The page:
How do I address unhelpful, negative thought patterns that keep repeating themselves? – Cognitive Behavioral Therapy (CBT) (article; book)
How do I cope with strong emotions, manage stress, live in the present, and accept unpredictability? – Dialectical Behavior Therapy (DBT; article; book), Acceptance & Commitment Therapy (ACT; article; book)
How do I deal with family conflict and relationship challenges? Family Therapy, Emotion-Focused Therapy (EFT; article)
How do I help someone change that seems totally uninterested in change? –Motivational Interviewing (article; book)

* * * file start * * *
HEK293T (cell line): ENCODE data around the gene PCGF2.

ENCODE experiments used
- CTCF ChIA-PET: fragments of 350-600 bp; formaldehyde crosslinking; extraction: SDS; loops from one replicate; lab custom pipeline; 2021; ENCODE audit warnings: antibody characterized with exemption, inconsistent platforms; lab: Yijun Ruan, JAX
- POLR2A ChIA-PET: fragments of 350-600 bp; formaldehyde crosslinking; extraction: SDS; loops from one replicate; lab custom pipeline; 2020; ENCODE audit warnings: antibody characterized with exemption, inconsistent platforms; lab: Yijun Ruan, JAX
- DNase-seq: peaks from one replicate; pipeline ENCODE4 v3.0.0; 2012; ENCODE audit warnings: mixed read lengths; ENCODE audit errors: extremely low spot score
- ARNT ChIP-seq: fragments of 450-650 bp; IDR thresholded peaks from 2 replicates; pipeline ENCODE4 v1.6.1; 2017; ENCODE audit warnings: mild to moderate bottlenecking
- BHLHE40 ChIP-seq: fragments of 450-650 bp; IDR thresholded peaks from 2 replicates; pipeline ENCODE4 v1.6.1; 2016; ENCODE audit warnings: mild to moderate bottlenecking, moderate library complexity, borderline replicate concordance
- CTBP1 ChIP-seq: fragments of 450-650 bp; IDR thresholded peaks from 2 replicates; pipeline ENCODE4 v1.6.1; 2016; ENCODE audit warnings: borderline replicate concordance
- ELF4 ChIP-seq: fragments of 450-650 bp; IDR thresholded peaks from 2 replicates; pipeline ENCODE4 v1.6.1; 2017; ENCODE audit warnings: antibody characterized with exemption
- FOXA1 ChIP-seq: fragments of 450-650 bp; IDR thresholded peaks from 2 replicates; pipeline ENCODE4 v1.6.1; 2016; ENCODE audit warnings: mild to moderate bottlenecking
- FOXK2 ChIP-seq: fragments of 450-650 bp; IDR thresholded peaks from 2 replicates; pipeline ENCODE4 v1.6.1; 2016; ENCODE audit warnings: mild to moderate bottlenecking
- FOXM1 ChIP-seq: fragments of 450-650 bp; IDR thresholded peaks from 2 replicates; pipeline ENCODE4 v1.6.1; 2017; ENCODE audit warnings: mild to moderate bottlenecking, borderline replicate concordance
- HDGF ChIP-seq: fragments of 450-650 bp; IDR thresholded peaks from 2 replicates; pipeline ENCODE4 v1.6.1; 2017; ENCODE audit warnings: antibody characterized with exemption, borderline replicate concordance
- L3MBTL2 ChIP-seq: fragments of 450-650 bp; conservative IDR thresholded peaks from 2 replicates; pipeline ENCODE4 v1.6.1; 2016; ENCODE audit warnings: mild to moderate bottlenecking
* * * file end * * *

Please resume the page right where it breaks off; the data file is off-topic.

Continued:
How do I use stories to understand a problem and find a new narrative? – Narrative Therapy (article)
How do I focus on solutions, rather than problems? – Solution-Focused Brief Therapy (SFBT; article; book)
All of this applies to diabetes! And this is another reason why I’m embarking on this journey: I see a huge need to bring more of these proven psychological tools, techniques, and principles into diabetes – technology, education, programs, language, healthcare offices, care delivery, and beyond. For example, I like to imagine what it’d be like if new continuous glucose monitor (CGM) prescriptions came with a short course on how to cope with the data from a behavioral, emotional, and mental health perspective. Product designs might change based on these principles. For instance, diabetes data might emphasize when things went well (Bright Spots!), so I might do more of that stuff.